Johnson v. Infirmary Health System, Inc.
ORDER granting 34 Motion to Strike. Plaintiff's demand for punitive damages is stricken insofar as it relates to her claims brought under the FMLA, provided, however, that nothing herein impairs plaintiff's continued pursuit of a punitive damages remedy as to her non-FMLA causes of action. Signed by Chief Judge William H. Steele on 1/15/2014. copies to parties. (sdb)
IN THE UNITED STATES DISTRICT COURT
FOR THE SOUTHERN DISTRICT OF ALABAMA
MOBILE INFIRMARY MEDICAL
CIVIL ACTION 13-0431-WS-M
This matter comes before the Court on defendant’s Motion to Strike (doc. 34). The
briefing deadlines established by the Court having expired, the Motion is now ripe.
Plaintiff, Monica Johnson, brought this action against defendant, Mobile Infirmary
Medical Center, alleging federal statutory claims under Title VII of the Civil Rights Act of 1964,
42 U.S.C. § 1981, and the Family and Medical Leave Act, 29 U.S.C. §§ 2601 et seq. (“FMLA”).
With respect to all of these claims, the Second Amended Complaint recites a global ad damnum
clause in which she demands, among other things, “$500,000.00 as punitive damages for the
Defendant’s willful and intentional violation of federally protected rights.” (Doc. 32, at 8.) The
Second Amended Complaint does not expressly link this prayer for punitive damages to her two
FMLA claims; however, a straightforward reading of the pleading is that Johnson seeks a
punitive damages award on all of her claims (including the FMLA causes of action).
On December 17, 2013, Mobile Infirmary Medical Center filed a Motion to Strike the
punitive damages demand insofar as it relates to the FMLA causes of action, for the stated reason
that punitive damages are not an available remedy under that statutory scheme. The next day,
the Court entered a briefing schedule on the Motion to Strike, directing plaintiff to file any
response on or before December 30, 2013. The December 18 Order suggested that if Johnson
did not intend for that aspect of her Prayer for Relief to reach her FMLA claims, then she need
merely file a short response clarifying that point. In response, plaintiff filed nothing, and the
deadline has long since expired.
Authority is legion for the proposition that punitive damages are unavailable in causes of
action brought pursuant to the Family and Medical Leave Act. See, e.g., Farrell v. Tri-County
Metropolitan Transp. Dist. of Oregon, 530 F.3d 1023, 1025 (9th Cir. 2008) (“It is well-settled
that the FMLA, by its terms, only provides for compensatory damages and not punitive
damages.”) (citations omitted); Smith v. Grady, --- F. Supp.2d ----, 2013 WL 249677, *21 (S.D.
Ohio Jan. 23, 2013) (“As Plaintiff has set forth no argument to the contrary, this Court concludes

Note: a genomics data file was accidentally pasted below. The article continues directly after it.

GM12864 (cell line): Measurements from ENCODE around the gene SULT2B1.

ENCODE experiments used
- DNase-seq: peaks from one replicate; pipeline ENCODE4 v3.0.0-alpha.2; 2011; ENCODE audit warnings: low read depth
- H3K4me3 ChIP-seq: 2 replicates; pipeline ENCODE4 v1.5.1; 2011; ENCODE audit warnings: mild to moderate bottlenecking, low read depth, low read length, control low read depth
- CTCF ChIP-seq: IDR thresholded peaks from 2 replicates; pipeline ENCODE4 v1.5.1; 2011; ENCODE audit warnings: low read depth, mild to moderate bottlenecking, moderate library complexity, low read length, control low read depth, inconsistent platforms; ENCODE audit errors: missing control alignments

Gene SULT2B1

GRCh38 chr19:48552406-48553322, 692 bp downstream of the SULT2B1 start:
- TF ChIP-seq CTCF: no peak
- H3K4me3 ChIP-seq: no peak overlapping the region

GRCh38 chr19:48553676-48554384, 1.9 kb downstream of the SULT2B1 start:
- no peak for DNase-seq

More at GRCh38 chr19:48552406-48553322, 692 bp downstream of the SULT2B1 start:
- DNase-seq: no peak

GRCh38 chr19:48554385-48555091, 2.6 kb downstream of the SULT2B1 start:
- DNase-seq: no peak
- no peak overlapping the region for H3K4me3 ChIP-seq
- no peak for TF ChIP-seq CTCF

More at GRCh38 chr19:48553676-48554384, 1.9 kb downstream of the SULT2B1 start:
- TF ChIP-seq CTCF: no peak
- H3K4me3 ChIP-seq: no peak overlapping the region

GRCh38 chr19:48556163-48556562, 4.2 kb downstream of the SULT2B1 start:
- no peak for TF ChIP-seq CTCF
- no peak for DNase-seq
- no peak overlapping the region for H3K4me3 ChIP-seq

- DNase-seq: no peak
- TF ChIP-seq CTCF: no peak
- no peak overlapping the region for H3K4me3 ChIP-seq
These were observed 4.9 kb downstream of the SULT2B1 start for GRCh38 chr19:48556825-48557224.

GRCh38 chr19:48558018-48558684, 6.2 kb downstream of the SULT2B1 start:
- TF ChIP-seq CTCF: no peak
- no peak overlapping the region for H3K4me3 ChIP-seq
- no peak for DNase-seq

that Plaintiff is barred from recovering punitive or emotional distress damages from any of the
Defendants for her claims brought under the FMLA.”); Fields v. Department of Public Safety,
911 F. Supp.2d 373, 385 (M.D. La. 2012) (“the FMLA does not provide for recovery of punitive
damages”); Cooper v. New York State Nurses Ass’n, 847 F. Supp.2d 437, 452 (E.D.N.Y. 2012)
(“punitive damages are not available under [the] FMLA”) (citations omitted); Saavedra v.
Lowe’s Home Centers, Inc., 748 F. Supp.2d 1273, 1298 (D.N.M. 2010) (“Because Congress did
not write punitive damages into the remedial scheme of the FMLA and instead limited recovery
to certain compensatory damages, the Court finds that punitive damages are not available under
the statute.”); Lufkin v. Eastern Maine Medical Center, 401 F. Supp.2d 145, 146 (D. Me. 2005)
(“I conclude that punitive damages likewise may not be awarded under the FMLA”); Keene v.
Rinaldi, 127 F. Supp.2d 770, 772 (M.D.N.C. 2000) (“The Court concludes that the FMLA does
not allow punitive damages ….”); Hite v. Biomet, Inc., 53 F. Supp.2d 1013, 1024 n.13 (N.D. Ind.
1999) (following “cases which have addressed the issue and uniformly determined that an
FMLA plaintiff is not permitted to recover either emotional damages or punitive damages”);
Klein v. County of Bucks, 2013 WL 1310877, *10 (E.D. Pa. Apr. 1, 2013) (“Courts within the
Third Circuit have repeatedly interpreted the FMLA to disallow claims for punitive damages. …
Given this body of jurisprudence, and Klein’s failure to make any argument to support a contrary
position, this Court likewise agrees that punitive damages are unavailable under the FMLA.”);
Thompson v. City of Muscle Shoals, Ala., 2012 WL 4815466, *4 (N.D. Ala. Oct. 10, 2012)
(dismissing plaintiff’s claims for punitive damages under the FMLA because they “run afoul of
the blackletter law”).
In light of the foregoing authorities, and plaintiff’s failure to articulate any argument or to
identify any basis in law or equity for a contrary result, the Court concludes that punitive
damages are not available under the FMLA. Accordingly, defendant’s Motion to Strike (doc.
34) is granted. Plaintiff’s demand for punitive damages is stricken insofar as it relates to her
claims brought under the FMLA, provided, however, that nothing herein impairs plaintiff’s
continued pursuit of a punitive damages remedy as to her non-FMLA causes of action.
DONE and ORDERED this 15th day of January, 2014.
s/ WILLIAM H. STEELE
CHIEF UNITED STATES DISTRICT JUDGE
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